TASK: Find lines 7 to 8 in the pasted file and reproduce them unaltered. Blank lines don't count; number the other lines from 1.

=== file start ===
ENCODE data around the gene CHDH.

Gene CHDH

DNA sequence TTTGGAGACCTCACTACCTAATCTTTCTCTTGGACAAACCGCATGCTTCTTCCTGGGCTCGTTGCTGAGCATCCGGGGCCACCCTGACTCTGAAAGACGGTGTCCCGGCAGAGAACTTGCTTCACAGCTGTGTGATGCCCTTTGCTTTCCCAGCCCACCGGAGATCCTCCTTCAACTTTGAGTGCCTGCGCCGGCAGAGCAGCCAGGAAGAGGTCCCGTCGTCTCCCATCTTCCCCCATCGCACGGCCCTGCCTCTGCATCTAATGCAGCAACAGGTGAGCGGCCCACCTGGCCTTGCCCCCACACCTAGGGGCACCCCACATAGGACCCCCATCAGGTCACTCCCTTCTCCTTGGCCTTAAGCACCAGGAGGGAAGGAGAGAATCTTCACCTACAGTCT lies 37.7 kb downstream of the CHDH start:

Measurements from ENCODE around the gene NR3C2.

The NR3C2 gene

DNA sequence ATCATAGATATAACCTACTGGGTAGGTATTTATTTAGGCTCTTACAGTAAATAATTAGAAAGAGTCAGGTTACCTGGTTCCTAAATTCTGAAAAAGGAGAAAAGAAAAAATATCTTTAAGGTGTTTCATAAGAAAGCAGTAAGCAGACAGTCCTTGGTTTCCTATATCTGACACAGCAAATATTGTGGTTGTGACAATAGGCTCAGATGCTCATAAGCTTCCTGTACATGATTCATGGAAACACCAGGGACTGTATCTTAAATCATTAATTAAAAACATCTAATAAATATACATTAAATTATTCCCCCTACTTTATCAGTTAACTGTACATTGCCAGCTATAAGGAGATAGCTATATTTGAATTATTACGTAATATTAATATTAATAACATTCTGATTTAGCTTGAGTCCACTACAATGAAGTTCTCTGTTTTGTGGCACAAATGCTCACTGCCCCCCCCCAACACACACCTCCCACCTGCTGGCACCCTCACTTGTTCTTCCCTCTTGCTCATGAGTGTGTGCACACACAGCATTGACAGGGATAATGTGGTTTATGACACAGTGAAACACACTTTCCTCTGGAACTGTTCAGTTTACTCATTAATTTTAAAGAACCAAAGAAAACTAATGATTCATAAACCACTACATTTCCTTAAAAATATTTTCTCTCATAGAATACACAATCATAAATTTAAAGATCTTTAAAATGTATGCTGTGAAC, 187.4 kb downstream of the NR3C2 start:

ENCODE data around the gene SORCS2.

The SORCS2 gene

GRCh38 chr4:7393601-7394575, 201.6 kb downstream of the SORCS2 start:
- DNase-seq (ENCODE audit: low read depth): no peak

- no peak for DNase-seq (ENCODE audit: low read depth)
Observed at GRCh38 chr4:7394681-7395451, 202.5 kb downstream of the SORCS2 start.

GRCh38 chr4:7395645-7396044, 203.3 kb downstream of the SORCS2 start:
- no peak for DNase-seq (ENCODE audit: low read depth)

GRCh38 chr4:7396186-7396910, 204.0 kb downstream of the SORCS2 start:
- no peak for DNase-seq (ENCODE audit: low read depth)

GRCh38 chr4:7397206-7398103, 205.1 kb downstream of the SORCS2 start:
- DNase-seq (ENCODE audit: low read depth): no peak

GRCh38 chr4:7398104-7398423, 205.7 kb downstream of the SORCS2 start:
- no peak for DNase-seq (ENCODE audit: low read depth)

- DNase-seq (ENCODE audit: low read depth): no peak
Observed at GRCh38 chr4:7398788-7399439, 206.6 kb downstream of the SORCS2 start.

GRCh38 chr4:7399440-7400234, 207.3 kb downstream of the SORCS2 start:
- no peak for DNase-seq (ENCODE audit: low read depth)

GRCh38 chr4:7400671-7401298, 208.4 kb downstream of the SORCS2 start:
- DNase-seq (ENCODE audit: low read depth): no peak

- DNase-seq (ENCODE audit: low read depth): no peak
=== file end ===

ENCODE data around the gene SORCS2.

The SORCS2 gene